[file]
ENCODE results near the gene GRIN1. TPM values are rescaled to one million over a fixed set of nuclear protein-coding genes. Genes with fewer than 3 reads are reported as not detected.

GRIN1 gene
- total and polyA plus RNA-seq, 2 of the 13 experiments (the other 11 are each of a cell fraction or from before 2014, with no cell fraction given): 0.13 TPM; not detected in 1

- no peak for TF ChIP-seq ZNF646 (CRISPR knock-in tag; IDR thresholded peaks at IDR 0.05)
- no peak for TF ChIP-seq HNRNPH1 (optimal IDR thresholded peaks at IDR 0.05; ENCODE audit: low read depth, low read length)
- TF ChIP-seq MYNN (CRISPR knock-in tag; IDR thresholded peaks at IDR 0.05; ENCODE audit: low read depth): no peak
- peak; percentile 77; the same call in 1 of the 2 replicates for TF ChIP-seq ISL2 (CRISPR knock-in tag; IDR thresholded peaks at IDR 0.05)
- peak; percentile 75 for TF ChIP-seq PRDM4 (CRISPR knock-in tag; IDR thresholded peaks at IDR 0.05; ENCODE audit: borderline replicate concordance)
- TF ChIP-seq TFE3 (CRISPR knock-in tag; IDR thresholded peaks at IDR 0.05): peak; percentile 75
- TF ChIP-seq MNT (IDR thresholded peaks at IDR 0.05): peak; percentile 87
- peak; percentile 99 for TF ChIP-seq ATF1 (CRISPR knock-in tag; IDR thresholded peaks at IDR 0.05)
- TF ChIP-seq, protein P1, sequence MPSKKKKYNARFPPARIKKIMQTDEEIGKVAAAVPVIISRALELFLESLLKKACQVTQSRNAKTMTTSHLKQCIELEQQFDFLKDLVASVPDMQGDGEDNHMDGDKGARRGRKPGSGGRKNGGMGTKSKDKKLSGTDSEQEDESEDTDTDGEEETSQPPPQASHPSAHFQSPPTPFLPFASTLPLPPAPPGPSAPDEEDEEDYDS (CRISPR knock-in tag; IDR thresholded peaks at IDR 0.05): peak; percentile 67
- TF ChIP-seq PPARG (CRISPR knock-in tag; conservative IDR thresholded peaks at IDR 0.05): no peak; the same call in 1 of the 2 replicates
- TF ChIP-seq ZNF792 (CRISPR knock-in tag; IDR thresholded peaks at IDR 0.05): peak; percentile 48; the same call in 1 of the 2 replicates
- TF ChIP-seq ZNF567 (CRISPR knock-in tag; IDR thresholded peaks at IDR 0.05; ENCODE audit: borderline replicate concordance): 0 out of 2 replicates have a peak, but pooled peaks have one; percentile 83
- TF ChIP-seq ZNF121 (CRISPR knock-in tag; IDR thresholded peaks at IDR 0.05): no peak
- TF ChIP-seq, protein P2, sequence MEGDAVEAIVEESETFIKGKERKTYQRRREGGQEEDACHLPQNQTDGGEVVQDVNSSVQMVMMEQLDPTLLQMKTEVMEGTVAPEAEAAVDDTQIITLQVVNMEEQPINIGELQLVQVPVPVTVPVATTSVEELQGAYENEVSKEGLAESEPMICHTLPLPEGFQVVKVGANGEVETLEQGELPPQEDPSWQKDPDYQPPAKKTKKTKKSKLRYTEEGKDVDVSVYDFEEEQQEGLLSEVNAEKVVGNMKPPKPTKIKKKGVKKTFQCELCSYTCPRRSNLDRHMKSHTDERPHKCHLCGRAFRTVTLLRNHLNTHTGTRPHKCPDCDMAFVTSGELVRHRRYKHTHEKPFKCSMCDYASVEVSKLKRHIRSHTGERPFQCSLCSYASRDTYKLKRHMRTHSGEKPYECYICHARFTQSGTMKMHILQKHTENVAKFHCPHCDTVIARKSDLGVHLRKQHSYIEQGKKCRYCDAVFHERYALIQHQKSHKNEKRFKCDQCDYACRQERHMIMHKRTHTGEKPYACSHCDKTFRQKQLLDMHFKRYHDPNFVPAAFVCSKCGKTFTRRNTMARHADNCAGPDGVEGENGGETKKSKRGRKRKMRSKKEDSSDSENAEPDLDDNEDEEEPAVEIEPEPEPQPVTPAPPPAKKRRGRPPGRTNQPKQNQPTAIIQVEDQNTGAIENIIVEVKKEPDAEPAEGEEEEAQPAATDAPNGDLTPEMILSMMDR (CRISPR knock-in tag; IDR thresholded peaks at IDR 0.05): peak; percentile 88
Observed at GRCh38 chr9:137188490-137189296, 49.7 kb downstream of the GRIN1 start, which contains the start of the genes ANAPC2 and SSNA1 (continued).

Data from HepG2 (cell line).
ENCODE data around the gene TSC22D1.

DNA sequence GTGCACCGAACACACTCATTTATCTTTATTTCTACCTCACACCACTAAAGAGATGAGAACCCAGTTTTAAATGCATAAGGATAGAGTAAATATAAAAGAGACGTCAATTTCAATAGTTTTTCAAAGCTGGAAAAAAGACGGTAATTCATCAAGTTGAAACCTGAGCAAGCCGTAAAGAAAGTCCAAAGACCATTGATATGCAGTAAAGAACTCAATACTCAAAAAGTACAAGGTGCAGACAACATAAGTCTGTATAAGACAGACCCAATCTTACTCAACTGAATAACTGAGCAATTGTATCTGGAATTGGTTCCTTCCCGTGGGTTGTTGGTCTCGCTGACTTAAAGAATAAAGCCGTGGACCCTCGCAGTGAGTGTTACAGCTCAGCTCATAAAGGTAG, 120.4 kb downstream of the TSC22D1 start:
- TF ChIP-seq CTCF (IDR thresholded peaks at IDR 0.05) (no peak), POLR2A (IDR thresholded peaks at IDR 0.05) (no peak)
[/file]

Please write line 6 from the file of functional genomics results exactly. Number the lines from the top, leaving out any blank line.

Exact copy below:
- TF ChIP-seq MYNN (CRISPR knock-in tag; IDR thresholded peaks at IDR 0.05; ENCODE audit: low read depth): no peak